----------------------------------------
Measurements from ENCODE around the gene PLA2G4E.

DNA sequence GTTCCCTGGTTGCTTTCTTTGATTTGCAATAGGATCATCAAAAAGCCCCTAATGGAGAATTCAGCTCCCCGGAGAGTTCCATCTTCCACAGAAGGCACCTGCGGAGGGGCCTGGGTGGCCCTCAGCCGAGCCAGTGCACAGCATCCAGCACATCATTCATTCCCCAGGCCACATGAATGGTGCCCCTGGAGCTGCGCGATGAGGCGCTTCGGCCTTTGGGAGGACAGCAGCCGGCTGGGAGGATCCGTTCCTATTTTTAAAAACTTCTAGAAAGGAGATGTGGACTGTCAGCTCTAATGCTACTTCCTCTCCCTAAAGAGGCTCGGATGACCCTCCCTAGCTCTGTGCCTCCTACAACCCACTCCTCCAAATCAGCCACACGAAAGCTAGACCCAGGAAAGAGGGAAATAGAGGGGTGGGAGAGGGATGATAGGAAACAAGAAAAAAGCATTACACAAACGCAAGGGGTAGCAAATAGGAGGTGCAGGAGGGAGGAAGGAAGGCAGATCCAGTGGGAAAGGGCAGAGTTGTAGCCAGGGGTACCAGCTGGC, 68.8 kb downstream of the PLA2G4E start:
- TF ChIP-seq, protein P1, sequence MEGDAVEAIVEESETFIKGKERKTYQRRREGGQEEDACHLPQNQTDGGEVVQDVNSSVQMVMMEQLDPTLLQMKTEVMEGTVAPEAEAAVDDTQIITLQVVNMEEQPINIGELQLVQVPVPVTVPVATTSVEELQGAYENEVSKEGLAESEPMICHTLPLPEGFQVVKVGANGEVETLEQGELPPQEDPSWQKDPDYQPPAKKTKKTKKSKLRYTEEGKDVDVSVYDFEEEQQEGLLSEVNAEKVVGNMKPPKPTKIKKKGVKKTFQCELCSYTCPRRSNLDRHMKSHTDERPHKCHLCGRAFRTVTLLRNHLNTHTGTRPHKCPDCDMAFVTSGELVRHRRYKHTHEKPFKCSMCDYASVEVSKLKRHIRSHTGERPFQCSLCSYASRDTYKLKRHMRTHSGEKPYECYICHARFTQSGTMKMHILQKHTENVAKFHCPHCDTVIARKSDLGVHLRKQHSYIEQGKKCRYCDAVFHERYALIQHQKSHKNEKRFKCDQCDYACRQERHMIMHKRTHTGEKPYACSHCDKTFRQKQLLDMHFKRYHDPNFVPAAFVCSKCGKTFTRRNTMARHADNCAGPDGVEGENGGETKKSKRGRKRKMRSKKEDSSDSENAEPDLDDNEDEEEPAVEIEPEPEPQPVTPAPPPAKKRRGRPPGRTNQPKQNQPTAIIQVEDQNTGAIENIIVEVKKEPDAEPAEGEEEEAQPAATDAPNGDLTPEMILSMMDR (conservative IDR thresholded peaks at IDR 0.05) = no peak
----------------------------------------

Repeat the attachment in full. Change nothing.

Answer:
Measurements from ENCODE around the gene PLA2G4E.

DNA sequence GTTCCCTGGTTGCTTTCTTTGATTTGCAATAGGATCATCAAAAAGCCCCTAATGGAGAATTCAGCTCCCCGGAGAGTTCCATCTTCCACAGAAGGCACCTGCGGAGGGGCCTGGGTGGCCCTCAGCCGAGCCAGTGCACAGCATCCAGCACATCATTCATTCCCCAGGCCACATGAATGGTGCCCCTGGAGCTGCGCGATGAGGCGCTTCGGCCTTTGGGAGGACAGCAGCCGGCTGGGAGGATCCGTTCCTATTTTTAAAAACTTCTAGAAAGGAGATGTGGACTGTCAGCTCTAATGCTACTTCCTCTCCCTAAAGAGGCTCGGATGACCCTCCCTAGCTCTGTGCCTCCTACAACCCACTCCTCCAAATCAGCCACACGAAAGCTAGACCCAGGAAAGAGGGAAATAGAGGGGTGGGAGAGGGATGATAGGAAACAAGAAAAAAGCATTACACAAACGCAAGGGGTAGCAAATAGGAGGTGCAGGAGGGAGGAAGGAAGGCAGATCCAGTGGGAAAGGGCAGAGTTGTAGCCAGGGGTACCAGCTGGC, 68.8 kb downstream of the PLA2G4E start:
- TF ChIP-seq, protein P1, sequence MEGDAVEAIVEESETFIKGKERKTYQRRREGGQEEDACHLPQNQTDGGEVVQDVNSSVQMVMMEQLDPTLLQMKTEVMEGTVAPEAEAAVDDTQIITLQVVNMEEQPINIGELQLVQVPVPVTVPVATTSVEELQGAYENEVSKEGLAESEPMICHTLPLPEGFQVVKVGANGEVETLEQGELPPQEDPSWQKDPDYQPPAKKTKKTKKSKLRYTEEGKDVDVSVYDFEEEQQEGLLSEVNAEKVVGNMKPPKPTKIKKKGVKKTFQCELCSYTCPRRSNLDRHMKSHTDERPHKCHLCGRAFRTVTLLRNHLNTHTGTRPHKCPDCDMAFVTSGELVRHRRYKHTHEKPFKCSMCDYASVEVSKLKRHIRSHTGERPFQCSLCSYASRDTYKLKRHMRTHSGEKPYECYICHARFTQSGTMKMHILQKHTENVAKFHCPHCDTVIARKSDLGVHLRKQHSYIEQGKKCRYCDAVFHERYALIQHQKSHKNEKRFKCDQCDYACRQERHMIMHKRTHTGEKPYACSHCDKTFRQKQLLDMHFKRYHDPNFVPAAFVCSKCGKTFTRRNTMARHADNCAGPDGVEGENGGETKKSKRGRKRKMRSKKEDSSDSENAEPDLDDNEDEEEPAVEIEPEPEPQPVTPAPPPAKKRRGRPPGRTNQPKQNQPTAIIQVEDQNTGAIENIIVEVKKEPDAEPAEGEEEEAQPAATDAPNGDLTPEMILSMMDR (conservative IDR thresholded peaks at IDR 0.05) = no peak